Berkeley City Council passes stricter building code amendments in wake of balcony collapse

BERKELEY, Calif. (KTVU) -- In the wake of the fatal balcony collapse that killed six people and left seven injured, the Berkeley City Council late Tuesday voted to add new amendments to the city building code in an effort to improve safety and prevent another tragedy.

A crowd packed the City Council meeting to testify about the proposed amendments.

City inspectors say the fourth floor balcony of apartment #405 at 2020 Kittredge Street appeared to have severe dry rot.

The City Council approved recommendations by the city manager to require immediate inspection and certification of exterior balconies, decks, staircases and other exterior structures on apartment units within Berkeley. The inspections will have to be completed within six months and be followed by subsequent inspections every three years afterwards.

The City Council also passed amendments requiring ventilation of balconies, stairs and other structures to prevent moisture buildup and stricter requirements for durable construction materials.

"The city council needs to protect tenants, to protect students, to protect anyone who comes to Berkeley by making sure not another life is injured or lost." said UC Berkeley student Blumaro Vicente during a news conference prior to the meeting.

City Council member Jesse Arreguin held the news conference to announce he was proposing his own set of amendments.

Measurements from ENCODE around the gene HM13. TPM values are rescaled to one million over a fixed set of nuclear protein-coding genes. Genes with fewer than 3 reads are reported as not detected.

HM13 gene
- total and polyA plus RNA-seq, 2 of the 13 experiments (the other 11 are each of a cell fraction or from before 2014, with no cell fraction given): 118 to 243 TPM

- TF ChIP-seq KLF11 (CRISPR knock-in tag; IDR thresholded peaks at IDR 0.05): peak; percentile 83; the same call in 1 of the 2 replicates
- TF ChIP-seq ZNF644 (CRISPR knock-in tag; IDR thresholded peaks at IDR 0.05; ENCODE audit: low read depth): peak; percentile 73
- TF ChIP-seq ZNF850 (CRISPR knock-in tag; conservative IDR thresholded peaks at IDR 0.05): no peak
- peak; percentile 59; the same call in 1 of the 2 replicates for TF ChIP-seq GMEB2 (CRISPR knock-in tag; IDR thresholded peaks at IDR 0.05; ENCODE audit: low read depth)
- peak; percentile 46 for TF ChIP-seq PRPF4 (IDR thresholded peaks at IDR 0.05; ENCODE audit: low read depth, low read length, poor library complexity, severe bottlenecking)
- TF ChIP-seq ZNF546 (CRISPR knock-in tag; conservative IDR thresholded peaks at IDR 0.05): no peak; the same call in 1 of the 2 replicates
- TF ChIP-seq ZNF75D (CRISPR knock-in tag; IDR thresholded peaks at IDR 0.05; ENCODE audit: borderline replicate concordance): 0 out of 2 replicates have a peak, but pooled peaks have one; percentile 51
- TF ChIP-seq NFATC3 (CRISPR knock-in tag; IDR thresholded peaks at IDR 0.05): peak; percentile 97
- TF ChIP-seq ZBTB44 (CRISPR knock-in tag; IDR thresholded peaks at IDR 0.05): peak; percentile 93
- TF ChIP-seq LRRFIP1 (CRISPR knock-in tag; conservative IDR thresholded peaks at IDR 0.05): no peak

"We've learned there are clear deficiencies in our existing building code and that additional requirements are needed to make sure that balconies are being built to the strongest safety standards," Arreguin said.

His proposal for inspections every three years was incorporated into the final amendments, instead of the original five-year inspections that the city had originally proposed.

A group of builders, architects and other design professionals attended the meeting to express their concerns and desire to cooperate with the city in formulating safety standards.

Attorney Eustace de Saint Phalle -- who represents the family of one victim Ashley Donohoe -- got up to testify, saying the family had sent the city a letter calling the proposals inadequate. They say building experts have found that fungus can grow quickly and wanted to have annual inspections put into place.

A city spokesman says the new building code amendments will take effect immediately and impacts about 6,000 apartment units in the City of Berkeley.